Wednesday, June 15, 2011

Tidbits on the Proposed Broad Ripple Garage Project

The announcement of the use of a third of the up front money collected by the City from the sale of the parking meter system to fund a garage in Broad Ripple set me to inquiring for the details.

Other blogs have pointed out the cozy relationship between the Ballard administration and Ballard re-election campaign finance with Keystone Construction as well as the seeming inability of this administration to craft a plan that makes any economic sense for taxpayers.  Well noted and what has become two of the trademarks of all deals made by this administration.  I send you to Ogden On Politics ("Taxpayers Pay to Build Broad Ripple Parking Garage; Garage and Revenue to Be Given Away") and Advance Indiana ("Big Ballard Campaign Contributor Scores Big With Broad Ripple Parking Garage Deal").

I've been poking on some public documents to try to ferret out details of the proposal.  Mayor Ballard's press release can be found online here.  I have uploaded the RFQ and the winning 'Statement of Qualifications' on Googledocs.  You must have a google account to access it.  If you prefer, drop me an email ( and I'll forward either to you.

Here are some tidbits.

The group that won the deal is composed of Keystone Group, LLC, Keystone Construction Corp., Newpoint Parking, Walker Parking Consultants/Engineers, Inc., and RATIO Architects.

The RFQ (Request for Qualifications) put out by the City to solicit proposals, asked that responses be sent to the Bond Bank.  Why the Bond Bank has taken on a prominent role in this administration is beyond me.  Now, to have them acting as the pivot point in dishing out proceeds of the parking meter deal is an even further stretch of all reasoning.  Regular readers of this blog know well my love affair with Deron Kintner (that's sarcasm for new readers), who is the Executive Director of the Bond Bank.

More humorous than anything else, the RFQ states "Responses (without attachments) should not exceed 20 pages in length."  The winning proposal was 33 pages.

The winning proposal proposed two locations and two options for what turned out to be the winning location.  These two alternatives were: Option 1-- for 308 parking spaces plus retail space on the first floor at a total cost of $12 million with the City funding $5.2 million.   Option 2 -- for 428 spaces plus retail space on the first floor at a total cost of $13.5 million with the City funding $6.4 million.  The final deal was for 350 parking spaces with retail space and a police substation at a total cost of $15 million with the City funding $6.4 million.

The location would be at 6280 and 6286 N. College Avenue (the southwest corner of the intersection of College and Westfield/Broad Ripple).  The current owner of 6280 is Marathon Ashland Petroleum, LLC, and is the site of a closed gas station.  The assessed value of this parcel jumped from $392,400 in 2009 to $888,900 in 2010 - I have no idea why, especially given its inactive state.  The current owner of 6286 is 6286, LLC, c/o J. Todd Morris.  Now, the winning proposal happens to list a Todd Morris as the Parking Manager for Newpoint Parking.  The Assessor's website states that the ownerships are current as of July 19, 2010.  The assessed value of this parcel rose from $76,600 in 2009 to $106,100 in 2010 - not nearly as dramatic as the other parcel.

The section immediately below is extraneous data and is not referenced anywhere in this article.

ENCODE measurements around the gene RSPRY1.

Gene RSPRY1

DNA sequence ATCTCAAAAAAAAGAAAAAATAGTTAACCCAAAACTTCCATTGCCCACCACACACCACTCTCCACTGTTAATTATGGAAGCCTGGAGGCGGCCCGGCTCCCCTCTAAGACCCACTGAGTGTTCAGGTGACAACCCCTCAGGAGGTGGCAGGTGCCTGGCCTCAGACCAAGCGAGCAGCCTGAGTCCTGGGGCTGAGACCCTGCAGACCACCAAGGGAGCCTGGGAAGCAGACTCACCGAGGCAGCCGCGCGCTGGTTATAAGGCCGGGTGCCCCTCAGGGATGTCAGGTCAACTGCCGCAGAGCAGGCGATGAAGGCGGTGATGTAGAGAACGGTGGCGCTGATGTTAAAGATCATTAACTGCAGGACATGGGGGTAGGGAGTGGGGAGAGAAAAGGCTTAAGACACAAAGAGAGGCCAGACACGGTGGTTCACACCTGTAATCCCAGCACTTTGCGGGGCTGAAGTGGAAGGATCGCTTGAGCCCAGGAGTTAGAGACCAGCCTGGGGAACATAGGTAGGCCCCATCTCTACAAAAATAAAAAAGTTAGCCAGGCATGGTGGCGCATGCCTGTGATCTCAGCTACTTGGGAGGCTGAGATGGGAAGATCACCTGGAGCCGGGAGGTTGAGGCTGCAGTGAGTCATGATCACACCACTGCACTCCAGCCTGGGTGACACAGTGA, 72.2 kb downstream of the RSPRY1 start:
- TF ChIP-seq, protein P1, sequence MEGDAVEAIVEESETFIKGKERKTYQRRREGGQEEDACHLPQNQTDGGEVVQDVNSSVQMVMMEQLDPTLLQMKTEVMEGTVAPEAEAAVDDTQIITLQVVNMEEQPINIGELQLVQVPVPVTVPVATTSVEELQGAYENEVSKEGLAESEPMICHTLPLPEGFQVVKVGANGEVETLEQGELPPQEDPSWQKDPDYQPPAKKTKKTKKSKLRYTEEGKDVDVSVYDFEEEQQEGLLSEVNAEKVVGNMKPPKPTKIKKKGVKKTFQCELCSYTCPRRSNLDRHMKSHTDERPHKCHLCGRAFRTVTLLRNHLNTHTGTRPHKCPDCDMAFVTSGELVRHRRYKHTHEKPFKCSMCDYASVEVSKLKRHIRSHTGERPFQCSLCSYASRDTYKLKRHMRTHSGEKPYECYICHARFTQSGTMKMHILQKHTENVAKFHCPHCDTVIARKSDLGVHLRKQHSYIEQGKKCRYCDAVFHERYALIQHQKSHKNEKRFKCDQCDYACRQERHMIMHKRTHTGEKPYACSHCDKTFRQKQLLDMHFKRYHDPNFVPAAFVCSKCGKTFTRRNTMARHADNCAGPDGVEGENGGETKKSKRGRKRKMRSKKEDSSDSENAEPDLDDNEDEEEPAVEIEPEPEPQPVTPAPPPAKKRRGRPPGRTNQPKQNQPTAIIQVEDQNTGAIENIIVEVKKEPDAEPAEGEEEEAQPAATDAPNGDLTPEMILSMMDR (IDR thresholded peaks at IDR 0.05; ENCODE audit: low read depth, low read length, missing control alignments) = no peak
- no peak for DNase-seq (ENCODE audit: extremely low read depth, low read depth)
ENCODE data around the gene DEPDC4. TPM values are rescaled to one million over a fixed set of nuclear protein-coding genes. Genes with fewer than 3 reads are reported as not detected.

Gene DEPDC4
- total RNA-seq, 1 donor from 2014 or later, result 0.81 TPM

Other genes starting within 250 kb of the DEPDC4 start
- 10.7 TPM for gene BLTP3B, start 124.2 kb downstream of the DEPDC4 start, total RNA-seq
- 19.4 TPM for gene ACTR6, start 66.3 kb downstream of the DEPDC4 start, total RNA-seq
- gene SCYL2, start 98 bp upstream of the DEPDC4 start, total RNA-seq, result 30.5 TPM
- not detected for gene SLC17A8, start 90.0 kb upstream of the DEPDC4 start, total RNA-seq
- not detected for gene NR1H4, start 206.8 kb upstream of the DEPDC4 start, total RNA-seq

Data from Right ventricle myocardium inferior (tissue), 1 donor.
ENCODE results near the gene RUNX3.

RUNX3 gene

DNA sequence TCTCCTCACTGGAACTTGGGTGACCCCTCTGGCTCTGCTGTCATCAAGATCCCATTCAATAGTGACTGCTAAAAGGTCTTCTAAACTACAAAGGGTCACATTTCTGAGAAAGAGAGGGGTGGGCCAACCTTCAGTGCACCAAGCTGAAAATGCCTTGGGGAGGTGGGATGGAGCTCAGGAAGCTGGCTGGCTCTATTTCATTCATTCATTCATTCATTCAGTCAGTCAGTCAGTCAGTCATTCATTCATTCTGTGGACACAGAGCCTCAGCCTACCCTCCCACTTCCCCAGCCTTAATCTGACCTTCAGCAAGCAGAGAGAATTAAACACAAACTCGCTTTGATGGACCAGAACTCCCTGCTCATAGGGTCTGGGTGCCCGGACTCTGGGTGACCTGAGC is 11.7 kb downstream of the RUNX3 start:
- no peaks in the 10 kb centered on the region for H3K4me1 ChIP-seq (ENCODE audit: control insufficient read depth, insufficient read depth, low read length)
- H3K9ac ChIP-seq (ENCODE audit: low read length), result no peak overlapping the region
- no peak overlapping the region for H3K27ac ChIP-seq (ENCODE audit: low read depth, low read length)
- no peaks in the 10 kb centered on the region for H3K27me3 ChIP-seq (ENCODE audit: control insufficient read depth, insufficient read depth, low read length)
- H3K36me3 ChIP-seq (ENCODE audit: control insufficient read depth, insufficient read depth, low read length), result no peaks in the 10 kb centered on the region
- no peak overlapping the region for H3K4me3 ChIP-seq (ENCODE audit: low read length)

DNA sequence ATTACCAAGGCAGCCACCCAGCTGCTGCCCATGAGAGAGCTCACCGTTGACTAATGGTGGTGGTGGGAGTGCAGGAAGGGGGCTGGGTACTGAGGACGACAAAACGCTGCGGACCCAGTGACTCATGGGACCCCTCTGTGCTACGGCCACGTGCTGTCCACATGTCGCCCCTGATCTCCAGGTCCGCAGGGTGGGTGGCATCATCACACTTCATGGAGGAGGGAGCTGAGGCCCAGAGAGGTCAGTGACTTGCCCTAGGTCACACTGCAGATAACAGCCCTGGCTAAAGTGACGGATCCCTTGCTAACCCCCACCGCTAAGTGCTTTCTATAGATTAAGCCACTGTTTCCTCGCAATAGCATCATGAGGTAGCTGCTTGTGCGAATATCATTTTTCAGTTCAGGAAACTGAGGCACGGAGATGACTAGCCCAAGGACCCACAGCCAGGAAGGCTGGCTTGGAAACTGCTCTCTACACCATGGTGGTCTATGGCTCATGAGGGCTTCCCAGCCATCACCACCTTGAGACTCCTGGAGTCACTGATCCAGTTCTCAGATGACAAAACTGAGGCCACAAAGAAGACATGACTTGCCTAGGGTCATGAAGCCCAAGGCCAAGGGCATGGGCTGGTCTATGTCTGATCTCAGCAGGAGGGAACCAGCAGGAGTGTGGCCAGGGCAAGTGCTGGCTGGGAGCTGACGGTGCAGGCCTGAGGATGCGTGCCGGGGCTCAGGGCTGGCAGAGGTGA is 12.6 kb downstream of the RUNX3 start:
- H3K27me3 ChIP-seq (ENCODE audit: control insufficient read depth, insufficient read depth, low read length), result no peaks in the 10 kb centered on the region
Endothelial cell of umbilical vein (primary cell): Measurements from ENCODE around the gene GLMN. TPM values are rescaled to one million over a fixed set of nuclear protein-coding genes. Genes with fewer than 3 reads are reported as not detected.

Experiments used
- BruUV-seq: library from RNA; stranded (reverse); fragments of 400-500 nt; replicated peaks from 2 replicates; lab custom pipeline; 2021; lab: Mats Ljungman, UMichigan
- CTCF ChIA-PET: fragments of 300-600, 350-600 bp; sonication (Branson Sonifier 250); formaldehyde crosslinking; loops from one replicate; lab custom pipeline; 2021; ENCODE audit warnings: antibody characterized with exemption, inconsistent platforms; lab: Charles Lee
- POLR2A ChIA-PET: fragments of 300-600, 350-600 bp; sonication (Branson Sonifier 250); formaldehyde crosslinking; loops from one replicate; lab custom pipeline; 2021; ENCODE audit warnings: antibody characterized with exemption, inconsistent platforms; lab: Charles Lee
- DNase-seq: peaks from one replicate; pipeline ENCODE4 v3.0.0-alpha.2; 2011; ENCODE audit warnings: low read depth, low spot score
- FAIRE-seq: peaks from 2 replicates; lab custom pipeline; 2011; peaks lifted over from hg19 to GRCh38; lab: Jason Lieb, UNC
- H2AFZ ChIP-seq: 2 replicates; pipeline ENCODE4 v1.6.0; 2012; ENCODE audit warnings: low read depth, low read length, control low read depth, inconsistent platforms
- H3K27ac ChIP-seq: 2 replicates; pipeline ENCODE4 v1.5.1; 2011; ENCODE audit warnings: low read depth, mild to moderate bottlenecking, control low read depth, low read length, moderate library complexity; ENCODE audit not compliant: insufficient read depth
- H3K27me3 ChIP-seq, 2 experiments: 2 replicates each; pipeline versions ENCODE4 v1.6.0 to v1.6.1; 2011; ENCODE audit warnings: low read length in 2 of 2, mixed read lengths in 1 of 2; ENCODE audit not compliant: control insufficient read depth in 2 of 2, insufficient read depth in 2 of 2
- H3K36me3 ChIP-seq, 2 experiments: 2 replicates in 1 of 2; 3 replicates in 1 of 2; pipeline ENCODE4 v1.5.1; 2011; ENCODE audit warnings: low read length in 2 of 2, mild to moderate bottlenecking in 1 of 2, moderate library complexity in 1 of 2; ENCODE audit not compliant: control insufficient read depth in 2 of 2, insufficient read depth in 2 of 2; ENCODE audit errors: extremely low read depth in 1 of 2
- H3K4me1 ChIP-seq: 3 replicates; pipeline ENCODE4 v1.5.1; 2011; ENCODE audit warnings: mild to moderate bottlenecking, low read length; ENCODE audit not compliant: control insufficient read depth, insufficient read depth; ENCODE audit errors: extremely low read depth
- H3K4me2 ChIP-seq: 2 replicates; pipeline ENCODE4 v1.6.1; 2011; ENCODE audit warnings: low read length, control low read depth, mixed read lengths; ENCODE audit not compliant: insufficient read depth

The zoning is in place to accommodate a parking garage.  I have no information regarding the need or lack of need for any environmental remediation given that a gas station was on the largest part of the property.

Included in the winning proposal was a series of prior and current projects undertaken by the principals to show their expertise in such endeavours.  Included were two mixed use projects that were reminiscent of this project.  One was the Ivy Tech Multimodal Parking Garage/Library/Retail project that has 4 levels with 500 parking spaces as well as Library and retail space.  The price tag was $7 million.  The other was the Duke University Parking Garage IX (LEED) project that has 7 levels with 1917 parking spaces as well as Library and retail space, all being LEED certified.  The price tag was $35 million.  For some reason, the winning proposal of three to four levels with 350 parking spaces as well as police substation and retail space will cost $15 million.  I don't get it.  That seems like twice the cost at least.

We'll keep digging for details, for sure.  But, let's not forget the big picture.  The Ballard administration is saying that there is an urgent need for parking in the Broad Ripple area.  So, if there is such a need, why can't the private sector underwrite the entire cost?  Why do the taxpayers have to cover almost half the cost but get none of the proceeds?

1 comment:

Citizen Kane said...

That urgent need for parking - not! -is why nearly every parking variance in Broad Ripple was recommended for approval and approved.